Review by Tony Keen
The cover George Pérez originally drew for the 25th anniversary issue of Avengers is reused for the third time on a collection, after Avengers: Living Legends and Avengers Assemble, volume 3, this time for a handsome hardback reprinting comics on top quality paper in large format.
The first thing to say is that the title is something of a misnomer. It covers three years of Avengers comics, from early 2000 to late 2002. Pérez left the series at the end of 2000, and once various fill-ins, annuals, miniseries and specials are factored in, less than a third of the material here is actually drawn by Pérez. It might have made more sense to have omitted Avengers Forever from volume 1, enabling a single Busiek/Pérez collection, with, if needed, a second volume collecting everything else by Busiek. The suspicion is, though, that such a volume would not have sold anything like as well as one with the Pérez name on the cover, so this division is largely a marketing ploy.
The second thing to note is that this doesn’t cover everything Avengers-related written by Busiek after those comics collected in volume 1. The absence of the inter-company crossover JLA/Avengers is easily explained, but also missing is Avengers/Thunderbolts: Best Intentions, presumably purely for space reasons. On the other hand there’s room for a story set in between the first and second issues of the original 1963 run, written by Roger Stern and drawn by Bruce Timm impersonating Jack Kirby. It has nothing to do with Busiek’s run beyond being issued while he was writing the main title. If included on that basis, it is odd that Stern’s Avengers: Infinity is missing, especially as Busiek had some creative input, and it ties in with his Maximum Security series, which is in here. Again, space limitations are probably at work.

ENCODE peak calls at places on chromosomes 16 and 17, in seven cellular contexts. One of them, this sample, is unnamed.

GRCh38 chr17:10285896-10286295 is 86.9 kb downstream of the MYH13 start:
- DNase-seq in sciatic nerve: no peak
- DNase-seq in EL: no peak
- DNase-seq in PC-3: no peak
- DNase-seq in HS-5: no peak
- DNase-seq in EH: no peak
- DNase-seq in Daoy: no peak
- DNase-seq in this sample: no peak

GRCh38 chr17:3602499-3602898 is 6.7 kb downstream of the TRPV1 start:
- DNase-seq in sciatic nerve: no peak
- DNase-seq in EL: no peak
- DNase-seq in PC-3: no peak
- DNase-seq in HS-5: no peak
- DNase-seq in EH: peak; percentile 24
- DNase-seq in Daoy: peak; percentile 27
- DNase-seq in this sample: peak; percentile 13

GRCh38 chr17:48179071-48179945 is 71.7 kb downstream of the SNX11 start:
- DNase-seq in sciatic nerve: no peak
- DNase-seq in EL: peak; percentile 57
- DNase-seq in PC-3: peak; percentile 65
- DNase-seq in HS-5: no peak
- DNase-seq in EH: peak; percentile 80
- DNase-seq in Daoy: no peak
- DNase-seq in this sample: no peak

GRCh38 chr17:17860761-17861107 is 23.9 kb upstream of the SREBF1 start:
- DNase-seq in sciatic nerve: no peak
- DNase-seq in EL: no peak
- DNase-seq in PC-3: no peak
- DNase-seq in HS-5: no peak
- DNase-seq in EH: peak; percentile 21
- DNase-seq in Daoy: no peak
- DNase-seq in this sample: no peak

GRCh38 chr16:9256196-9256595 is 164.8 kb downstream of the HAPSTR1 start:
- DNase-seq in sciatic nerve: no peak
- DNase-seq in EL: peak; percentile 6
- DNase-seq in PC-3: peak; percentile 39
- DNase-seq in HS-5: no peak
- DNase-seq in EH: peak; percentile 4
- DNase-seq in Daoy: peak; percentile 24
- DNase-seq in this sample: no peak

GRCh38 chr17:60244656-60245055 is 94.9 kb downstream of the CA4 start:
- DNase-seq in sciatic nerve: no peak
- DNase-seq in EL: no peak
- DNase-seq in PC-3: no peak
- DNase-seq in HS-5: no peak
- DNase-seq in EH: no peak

Thirdly, while Busiek’s run on Avengers has often been seen as one of the series’ high points, with good reason, such judgements are not formed on the basis of the material contained here. Very little shows the same level of inspiration as is to be found in the first volume, with the exception of Pérez’s swansong, ‘The Nefaria Protocols’. The rest never really rises much above the adequate, and at some points (e.g. Maximum Security or ‘The Ultron Imperative’) is really quite dull.
The artwork is similarly variable. The Pérez material is consistently good, if not necessarily Pérez at his very best. There’s also a fine, if short, run by Alan Davis and Mark Farmer, notable for being good while not feeling the need to imitate Pérez. Little else much better than mediocre.